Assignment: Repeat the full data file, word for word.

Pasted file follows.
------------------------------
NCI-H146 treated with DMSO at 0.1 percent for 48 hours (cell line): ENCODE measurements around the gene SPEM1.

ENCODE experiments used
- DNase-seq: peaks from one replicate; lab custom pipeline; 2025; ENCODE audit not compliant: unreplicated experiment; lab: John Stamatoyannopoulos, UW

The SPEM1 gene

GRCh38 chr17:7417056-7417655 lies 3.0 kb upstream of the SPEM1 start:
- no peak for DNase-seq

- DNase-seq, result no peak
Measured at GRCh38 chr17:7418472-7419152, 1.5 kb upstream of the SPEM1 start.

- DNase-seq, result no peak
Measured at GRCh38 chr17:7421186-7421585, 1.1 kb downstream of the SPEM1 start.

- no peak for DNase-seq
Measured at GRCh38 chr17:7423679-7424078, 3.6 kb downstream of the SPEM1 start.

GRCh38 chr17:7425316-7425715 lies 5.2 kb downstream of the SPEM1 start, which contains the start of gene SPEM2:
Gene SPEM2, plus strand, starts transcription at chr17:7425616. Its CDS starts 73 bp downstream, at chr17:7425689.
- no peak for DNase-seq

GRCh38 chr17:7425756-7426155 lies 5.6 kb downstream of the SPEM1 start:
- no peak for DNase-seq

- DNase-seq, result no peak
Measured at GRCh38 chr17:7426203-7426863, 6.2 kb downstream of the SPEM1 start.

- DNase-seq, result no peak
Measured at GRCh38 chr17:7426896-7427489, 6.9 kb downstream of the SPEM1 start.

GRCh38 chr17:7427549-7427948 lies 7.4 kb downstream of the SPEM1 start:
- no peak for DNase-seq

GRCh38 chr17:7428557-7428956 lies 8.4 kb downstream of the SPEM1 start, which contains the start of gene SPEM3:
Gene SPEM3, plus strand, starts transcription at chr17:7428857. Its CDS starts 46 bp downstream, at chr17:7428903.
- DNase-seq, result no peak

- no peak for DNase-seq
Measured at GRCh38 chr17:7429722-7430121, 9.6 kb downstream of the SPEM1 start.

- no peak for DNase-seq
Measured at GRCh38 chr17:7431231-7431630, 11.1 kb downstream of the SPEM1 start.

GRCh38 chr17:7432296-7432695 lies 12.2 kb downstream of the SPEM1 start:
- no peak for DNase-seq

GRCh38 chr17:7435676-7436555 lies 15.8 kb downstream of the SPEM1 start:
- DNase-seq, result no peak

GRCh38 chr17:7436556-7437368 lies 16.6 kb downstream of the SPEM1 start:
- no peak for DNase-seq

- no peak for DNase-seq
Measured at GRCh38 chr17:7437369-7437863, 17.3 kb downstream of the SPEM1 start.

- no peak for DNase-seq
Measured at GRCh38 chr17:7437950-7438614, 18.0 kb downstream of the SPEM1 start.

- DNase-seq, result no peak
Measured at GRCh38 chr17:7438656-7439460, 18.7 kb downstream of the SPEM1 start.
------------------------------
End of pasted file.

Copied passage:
NCI-H146 treated with DMSO at 0.1 percent for 48 hours (cell line): ENCODE measurements around the gene SPEM1.

ENCODE experiments used
- DNase-seq: peaks from one replicate; lab custom pipeline; 2025; ENCODE audit not compliant: unreplicated experiment; lab: John Stamatoyannopoulos, UW

The SPEM1 gene

GRCh38 chr17:7417056-7417655 lies 3.0 kb upstream of the SPEM1 start:
- no peak for DNase-seq

- DNase-seq, result no peak
Measured at GRCh38 chr17:7418472-7419152, 1.5 kb upstream of the SPEM1 start.

- DNase-seq, result no peak
Measured at GRCh38 chr17:7421186-7421585, 1.1 kb downstream of the SPEM1 start.

- no peak for DNase-seq
Measured at GRCh38 chr17:7423679-7424078, 3.6 kb downstream of the SPEM1 start.

GRCh38 chr17:7425316-7425715 lies 5.2 kb downstream of the SPEM1 start, which contains the start of gene SPEM2:
Gene SPEM2, plus strand, starts transcription at chr17:7425616. Its CDS starts 73 bp downstream, at chr17:7425689.
- no peak for DNase-seq

GRCh38 chr17:7425756-7426155 lies 5.6 kb downstream of the SPEM1 start:
- no peak for DNase-seq

- DNase-seq, result no peak
Measured at GRCh38 chr17:7426203-7426863, 6.2 kb downstream of the SPEM1 start.

- DNase-seq, result no peak
Measured at GRCh38 chr17:7426896-7427489, 6.9 kb downstream of the SPEM1 start.

GRCh38 chr17:7427549-7427948 lies 7.4 kb downstream of the SPEM1 start:
- no peak for DNase-seq

GRCh38 chr17:7428557-7428956 lies 8.4 kb downstream of the SPEM1 start, which contains the start of gene SPEM3:
Gene SPEM3, plus strand, starts transcription at chr17:7428857. Its CDS starts 46 bp downstream, at chr17:7428903.
- DNase-seq, result no peak

- no peak for DNase-seq
Measured at GRCh38 chr17:7429722-7430121, 9.6 kb downstream of the SPEM1 start.

- no peak for DNase-seq
Measured at GRCh38 chr17:7431231-7431630, 11.1 kb downstream of the SPEM1 start.

GRCh38 chr17:7432296-7432695 lies 12.2 kb downstream of the SPEM1 start:
- no peak for DNase-seq

GRCh38 chr17:7435676-7436555 lies 15.8 kb downstream of the SPEM1 start:
- DNase-seq, result no peak

GRCh38 chr17:7436556-7437368 lies 16.6 kb downstream of the SPEM1 start:
- no peak for DNase-seq

- no peak for DNase-seq
Measured at GRCh38 chr17:7437369-7437863, 17.3 kb downstream of the SPEM1 start.

- no peak for DNase-seq
Measured at GRCh38 chr17:7437950-7438614, 18.0 kb downstream of the SPEM1 start.

- DNase-seq, result no peak
Measured at GRCh38 chr17:7438656-7439460, 18.7 kb downstream of the SPEM1 start.